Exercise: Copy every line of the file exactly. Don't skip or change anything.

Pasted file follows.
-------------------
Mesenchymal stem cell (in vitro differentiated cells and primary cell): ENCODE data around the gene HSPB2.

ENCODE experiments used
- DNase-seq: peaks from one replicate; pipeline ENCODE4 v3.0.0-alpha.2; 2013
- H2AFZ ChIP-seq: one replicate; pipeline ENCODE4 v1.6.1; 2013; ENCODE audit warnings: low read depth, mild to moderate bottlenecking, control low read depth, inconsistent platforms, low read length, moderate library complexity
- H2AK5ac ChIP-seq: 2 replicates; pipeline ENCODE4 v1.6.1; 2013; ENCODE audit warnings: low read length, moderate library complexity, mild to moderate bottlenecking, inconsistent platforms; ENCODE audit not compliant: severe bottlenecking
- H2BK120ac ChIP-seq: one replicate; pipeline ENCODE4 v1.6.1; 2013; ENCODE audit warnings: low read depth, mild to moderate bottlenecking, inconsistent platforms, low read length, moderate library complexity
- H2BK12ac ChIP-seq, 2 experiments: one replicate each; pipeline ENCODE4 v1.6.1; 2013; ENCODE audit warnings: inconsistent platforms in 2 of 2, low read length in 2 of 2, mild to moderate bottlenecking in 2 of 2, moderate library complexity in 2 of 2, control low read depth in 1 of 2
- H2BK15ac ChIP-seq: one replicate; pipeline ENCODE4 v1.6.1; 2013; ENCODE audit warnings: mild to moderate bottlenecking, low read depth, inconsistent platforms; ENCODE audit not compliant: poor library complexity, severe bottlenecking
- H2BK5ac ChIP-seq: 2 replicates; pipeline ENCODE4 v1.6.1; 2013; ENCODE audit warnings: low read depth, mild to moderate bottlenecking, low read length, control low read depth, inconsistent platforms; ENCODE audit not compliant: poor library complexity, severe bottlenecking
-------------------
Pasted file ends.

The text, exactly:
Mesenchymal stem cell (in vitro differentiated cells and primary cell): ENCODE data around the gene HSPB2.

ENCODE experiments used
- DNase-seq: peaks from one replicate; pipeline ENCODE4 v3.0.0-alpha.2; 2013
- H2AFZ ChIP-seq: one replicate; pipeline ENCODE4 v1.6.1; 2013; ENCODE audit warnings: low read depth, mild to moderate bottlenecking, control low read depth, inconsistent platforms, low read length, moderate library complexity
- H2AK5ac ChIP-seq: 2 replicates; pipeline ENCODE4 v1.6.1; 2013; ENCODE audit warnings: low read length, moderate library complexity, mild to moderate bottlenecking, inconsistent platforms; ENCODE audit not compliant: severe bottlenecking
- H2BK120ac ChIP-seq: one replicate; pipeline ENCODE4 v1.6.1; 2013; ENCODE audit warnings: low read depth, mild to moderate bottlenecking, inconsistent platforms, low read length, moderate library complexity
- H2BK12ac ChIP-seq, 2 experiments: one replicate each; pipeline ENCODE4 v1.6.1; 2013; ENCODE audit warnings: inconsistent platforms in 2 of 2, low read length in 2 of 2, mild to moderate bottlenecking in 2 of 2, moderate library complexity in 2 of 2, control low read depth in 1 of 2
- H2BK15ac ChIP-seq: one replicate; pipeline ENCODE4 v1.6.1; 2013; ENCODE audit warnings: mild to moderate bottlenecking, low read depth, inconsistent platforms; ENCODE audit not compliant: poor library complexity, severe bottlenecking
- H2BK5ac ChIP-seq: 2 replicates; pipeline ENCODE4 v1.6.1; 2013; ENCODE audit warnings: low read depth, mild to moderate bottlenecking, low read length, control low read depth, inconsistent platforms; ENCODE audit not compliant: poor library complexity, severe bottlenecking